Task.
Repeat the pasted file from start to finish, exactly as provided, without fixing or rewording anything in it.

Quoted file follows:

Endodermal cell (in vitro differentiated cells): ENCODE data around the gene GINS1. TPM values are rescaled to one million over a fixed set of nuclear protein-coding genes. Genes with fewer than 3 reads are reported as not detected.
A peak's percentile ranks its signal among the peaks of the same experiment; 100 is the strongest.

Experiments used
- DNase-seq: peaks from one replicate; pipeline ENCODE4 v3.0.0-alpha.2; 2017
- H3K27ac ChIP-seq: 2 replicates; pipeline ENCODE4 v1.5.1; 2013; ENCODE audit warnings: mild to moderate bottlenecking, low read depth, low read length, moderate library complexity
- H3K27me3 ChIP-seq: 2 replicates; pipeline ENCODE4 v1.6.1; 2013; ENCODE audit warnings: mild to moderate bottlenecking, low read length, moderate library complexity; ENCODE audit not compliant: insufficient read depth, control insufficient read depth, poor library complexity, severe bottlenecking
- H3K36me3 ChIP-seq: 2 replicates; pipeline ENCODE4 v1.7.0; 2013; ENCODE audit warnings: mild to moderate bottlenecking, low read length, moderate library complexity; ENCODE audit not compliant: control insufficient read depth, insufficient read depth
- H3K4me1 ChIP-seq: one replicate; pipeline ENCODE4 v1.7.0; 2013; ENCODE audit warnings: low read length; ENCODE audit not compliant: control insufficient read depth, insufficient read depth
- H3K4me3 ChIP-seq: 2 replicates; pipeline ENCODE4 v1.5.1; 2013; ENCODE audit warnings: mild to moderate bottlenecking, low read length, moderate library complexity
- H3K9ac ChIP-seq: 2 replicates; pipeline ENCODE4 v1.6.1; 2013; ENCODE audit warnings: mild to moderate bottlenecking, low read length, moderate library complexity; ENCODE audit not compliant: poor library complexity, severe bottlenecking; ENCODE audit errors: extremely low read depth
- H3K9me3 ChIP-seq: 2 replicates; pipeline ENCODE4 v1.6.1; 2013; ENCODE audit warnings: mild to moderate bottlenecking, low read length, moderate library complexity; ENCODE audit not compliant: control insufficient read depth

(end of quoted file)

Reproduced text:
Endodermal cell (in vitro differentiated cells): ENCODE data around the gene GINS1. TPM values are rescaled to one million over a fixed set of nuclear protein-coding genes. Genes with fewer than 3 reads are reported as not detected.
A peak's percentile ranks its signal among the peaks of the same experiment; 100 is the strongest.

Experiments used
- DNase-seq: peaks from one replicate; pipeline ENCODE4 v3.0.0-alpha.2; 2017
- H3K27ac ChIP-seq: 2 replicates; pipeline ENCODE4 v1.5.1; 2013; ENCODE audit warnings: mild to moderate bottlenecking, low read depth, low read length, moderate library complexity
- H3K27me3 ChIP-seq: 2 replicates; pipeline ENCODE4 v1.6.1; 2013; ENCODE audit warnings: mild to moderate bottlenecking, low read length, moderate library complexity; ENCODE audit not compliant: insufficient read depth, control insufficient read depth, poor library complexity, severe bottlenecking
- H3K36me3 ChIP-seq: 2 replicates; pipeline ENCODE4 v1.7.0; 2013; ENCODE audit warnings: mild to moderate bottlenecking, low read length, moderate library complexity; ENCODE audit not compliant: control insufficient read depth, insufficient read depth
- H3K4me1 ChIP-seq: one replicate; pipeline ENCODE4 v1.7.0; 2013; ENCODE audit warnings: low read length; ENCODE audit not compliant: control insufficient read depth, insufficient read depth
- H3K4me3 ChIP-seq: 2 replicates; pipeline ENCODE4 v1.5.1; 2013; ENCODE audit warnings: mild to moderate bottlenecking, low read length, moderate library complexity
- H3K9ac ChIP-seq: 2 replicates; pipeline ENCODE4 v1.6.1; 2013; ENCODE audit warnings: mild to moderate bottlenecking, low read length, moderate library complexity; ENCODE audit not compliant: poor library complexity, severe bottlenecking; ENCODE audit errors: extremely low read depth
- H3K9me3 ChIP-seq: 2 replicates; pipeline ENCODE4 v1.6.1; 2013; ENCODE audit warnings: mild to moderate bottlenecking, low read length, moderate library complexity; ENCODE audit not compliant: control insufficient read depth